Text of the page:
Even those skilled at problem solving can lose their solution mindset, as I call it, and so it's important to recognize what it is and is not. Soon I will post on how to encourage a solution mindset in yourself and others.

What is a solution mindset?

Having a solution mindset means describing problems in a way that asks for how to solve them, moving towards a solution, rather than presenting them as irresolvable fact. Since it's pretty obvious that having a solution mindset is necessary for problem solving, the focus here is those weird yet common cases where people don't do it, which I'll call solution avoidance.

When someone is described as a complainer, anxious, argumentative, or has a habit of blaming others, they are likely avoiding solutions. It's not wrong to point out problems, or make criticisms. What feels bad is when the problems are described as absolutes, or part of someone's identity, with no effort made to move towards a solution. When effort to approach a solution is made, it is usually appreciated, and it changes the whole tone and eventual outcome to become more positive.

An anecdote.

For instance, when I recently was locked out of my apartment, my head was full of (panicked comments,)(panic-bullets) statements of problems without searching for a solution.

(start panic-bullets)

  • I don't have my phone!
  • I can't contact my roommate!
  • I don't know anyone around here!
  • Why did my roommate lock the door?!

(stop panic-bullets)

As these thoughts seeped in, I recognized the solution avoidance, paused, took a few deep breaths, and told myself to have a solution mindset. Then instead of irrefutable statements, (I asked myself questions, and had a conversation.)(solution-bullets)

(start solution-bullets)

  • How can I contact someone without my phone?

    I could borrow someone else's...

  • How can I contact my roommate?

    I may have someone else's phone number memorized who knows him...

  • Does anyone around here know my roommate?

    We did visit some neighbors once who know his phone number, and he knows someone who works at the Panera down the street...

  • (as I was walking towards a solution) How can I prevent this in the future?

    I could memorize my roommate's phone number, and give it to people whose phone number I already have memorized...

(stop solution-bullets)

Eventually, I walked over to Panera, had someone who worked there contact the person we knew (who wasn't working that day), who then met me there and helped me get in touch with my roommate. Later, I made sure my family had my roommate's phone number so I could contact them as well if I ever forgot it.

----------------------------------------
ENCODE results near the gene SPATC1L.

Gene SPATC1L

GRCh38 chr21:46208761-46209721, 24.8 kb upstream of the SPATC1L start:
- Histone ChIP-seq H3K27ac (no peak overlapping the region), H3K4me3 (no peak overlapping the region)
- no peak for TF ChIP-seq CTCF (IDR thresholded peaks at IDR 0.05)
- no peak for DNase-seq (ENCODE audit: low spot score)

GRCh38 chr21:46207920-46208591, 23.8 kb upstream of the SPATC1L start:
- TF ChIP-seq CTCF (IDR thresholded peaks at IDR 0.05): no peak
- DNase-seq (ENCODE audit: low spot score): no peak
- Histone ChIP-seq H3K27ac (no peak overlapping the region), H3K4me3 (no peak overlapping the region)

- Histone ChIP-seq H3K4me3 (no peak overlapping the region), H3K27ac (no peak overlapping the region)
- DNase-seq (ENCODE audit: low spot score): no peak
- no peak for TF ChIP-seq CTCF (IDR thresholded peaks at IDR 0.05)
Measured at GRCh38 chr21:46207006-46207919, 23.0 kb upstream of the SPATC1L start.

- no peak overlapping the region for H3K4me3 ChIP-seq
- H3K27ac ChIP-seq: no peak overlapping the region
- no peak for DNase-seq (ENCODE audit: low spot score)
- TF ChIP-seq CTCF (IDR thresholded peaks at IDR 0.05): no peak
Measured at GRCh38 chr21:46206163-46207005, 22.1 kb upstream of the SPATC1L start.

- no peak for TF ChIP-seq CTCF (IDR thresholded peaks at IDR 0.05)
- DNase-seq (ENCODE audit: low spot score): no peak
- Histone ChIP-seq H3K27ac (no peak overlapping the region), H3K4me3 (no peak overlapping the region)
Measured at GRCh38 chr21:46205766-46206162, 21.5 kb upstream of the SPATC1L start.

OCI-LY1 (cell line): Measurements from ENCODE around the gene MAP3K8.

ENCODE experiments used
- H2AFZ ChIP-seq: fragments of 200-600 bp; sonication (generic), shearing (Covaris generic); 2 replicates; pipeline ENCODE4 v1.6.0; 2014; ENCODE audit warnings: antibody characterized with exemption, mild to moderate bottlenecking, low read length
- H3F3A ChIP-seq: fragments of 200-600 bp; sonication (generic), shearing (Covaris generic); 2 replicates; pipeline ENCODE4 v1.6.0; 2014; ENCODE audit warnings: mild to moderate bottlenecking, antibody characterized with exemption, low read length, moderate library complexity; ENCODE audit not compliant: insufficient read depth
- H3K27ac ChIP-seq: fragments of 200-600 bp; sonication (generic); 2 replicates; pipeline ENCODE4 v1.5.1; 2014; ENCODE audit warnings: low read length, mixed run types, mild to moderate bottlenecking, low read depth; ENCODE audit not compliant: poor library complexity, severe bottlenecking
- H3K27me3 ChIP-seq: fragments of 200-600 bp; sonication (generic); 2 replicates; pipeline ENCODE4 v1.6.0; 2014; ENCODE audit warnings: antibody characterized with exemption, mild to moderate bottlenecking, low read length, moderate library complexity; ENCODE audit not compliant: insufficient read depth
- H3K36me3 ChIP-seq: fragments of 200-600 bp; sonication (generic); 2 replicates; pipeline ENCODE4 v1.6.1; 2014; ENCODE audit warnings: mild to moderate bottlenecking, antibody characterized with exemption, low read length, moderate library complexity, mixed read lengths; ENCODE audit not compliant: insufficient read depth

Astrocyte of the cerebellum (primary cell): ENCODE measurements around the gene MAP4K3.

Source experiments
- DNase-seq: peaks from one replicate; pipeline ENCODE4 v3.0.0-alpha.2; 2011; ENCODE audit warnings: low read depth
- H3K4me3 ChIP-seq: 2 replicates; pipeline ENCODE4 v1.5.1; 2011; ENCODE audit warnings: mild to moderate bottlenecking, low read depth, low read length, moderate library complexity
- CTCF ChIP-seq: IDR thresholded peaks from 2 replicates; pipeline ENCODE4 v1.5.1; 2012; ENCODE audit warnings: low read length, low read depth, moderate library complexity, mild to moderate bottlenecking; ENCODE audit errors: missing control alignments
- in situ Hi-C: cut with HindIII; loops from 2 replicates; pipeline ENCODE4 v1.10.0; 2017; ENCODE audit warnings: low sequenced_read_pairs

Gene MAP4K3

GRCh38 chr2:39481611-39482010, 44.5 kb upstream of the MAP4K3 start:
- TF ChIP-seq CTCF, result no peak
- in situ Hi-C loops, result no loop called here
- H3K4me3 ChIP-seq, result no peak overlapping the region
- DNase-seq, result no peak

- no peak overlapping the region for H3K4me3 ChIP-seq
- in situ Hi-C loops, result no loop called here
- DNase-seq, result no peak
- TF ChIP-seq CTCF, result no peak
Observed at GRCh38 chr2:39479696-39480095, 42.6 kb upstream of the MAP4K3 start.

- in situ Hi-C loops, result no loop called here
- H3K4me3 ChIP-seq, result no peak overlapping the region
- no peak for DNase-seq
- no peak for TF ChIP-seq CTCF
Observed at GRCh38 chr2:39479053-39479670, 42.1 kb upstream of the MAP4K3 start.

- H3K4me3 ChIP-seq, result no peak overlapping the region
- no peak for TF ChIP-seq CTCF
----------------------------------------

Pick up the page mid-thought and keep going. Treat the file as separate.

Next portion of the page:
What are common avoidance situations?

There are many typical situations where a solution mindset would help. Here's a few solid examples:

  • (Anxiety.)(anxiety)

    (start anxiety)

    Colloquial anxiety, or commmon "worrying about problems" can become solution avoiding if it's pure worry. Consider The School of Life's response.

    The clinical concept of anxiety features patients who "dislike uncertainty and unpredictability," feeling unable to search for resolution. Consider the ADAA's description.

    (stop anxiety)

  • (Road Rage.)(road-rage)

    (start road-rage)

    It's easy to feel anger while driving at the other drivers or just rush hour traffic in general. Feeding that anger is solution avoidance, when you don't ask what you can do to improve your experience.

    Consider how to share the road with raging drivers from two very different perspectives, a defensive driving expert and a motorcyclist.

    (stop road-rage)

  • (Regret.)(regret)

    (start regret)

    Regret is both what motivates one to become better, or what cripples one to focus on a problem that can have no solution: the past. Consider Vsauce's take.

    (stop regret)

  • (Game Toxicity.)(game-toxicity)

    (start game-toxicity)

    In general, there is an atmosphere for many video game communities where players find themselves unable to work together, often culminating in rage quitting. Consider Extra Credit's take.

    For specific games, the issue becomes more focused by certain subcommunities or game designs, and advice can become more specific. Consider Heroes Academy discussing Heroes of the Storm.

    (stop game-toxicity)

  • ("Don't talk about Politics and Religion.")(politics-religion)

    (start politics-religion)

    These two topics so often devolve into argumentation that perpetuates itself, each side repeating the stance of "You should just agree with me because..." This often arises from false dichotomies.

    For politics, consider the middle ground between "Liberal vs Conservative," and for religion, consider the middle ground between "Science vs God."

    Note that deciding to avoid the topics in social situations is a solution to the problem "We're not enjoying our time together." but is solution avoidance when the problem is, "We can't seem to find common ground."

    (stop politics-religion)

Aren't there unsolvable problems?

Is a solution mindset bad in some cases?

Unfortunately, there are times when the problem at hand simply is unsolvable. This, however, is not a time to dispose of your solution mindset. Instead, you have identified that your perception of the problem is too vast or specific, too demanding, and it is once again time to take a step back and reevaluate. It may be time to dispose of your main goal, or simply set it aside and make subgoals.

For instance, when I ask myself "Why can't I work on anything today?" I typically take a step back and ask instead, "What am I considering work today?" or "How can I encourage myself?" For another case, when people say they "want to solve world hunger" they typically have set a direction to head towards, with the majority of their efforts solving smaller problems that support that potentially unachievable goal.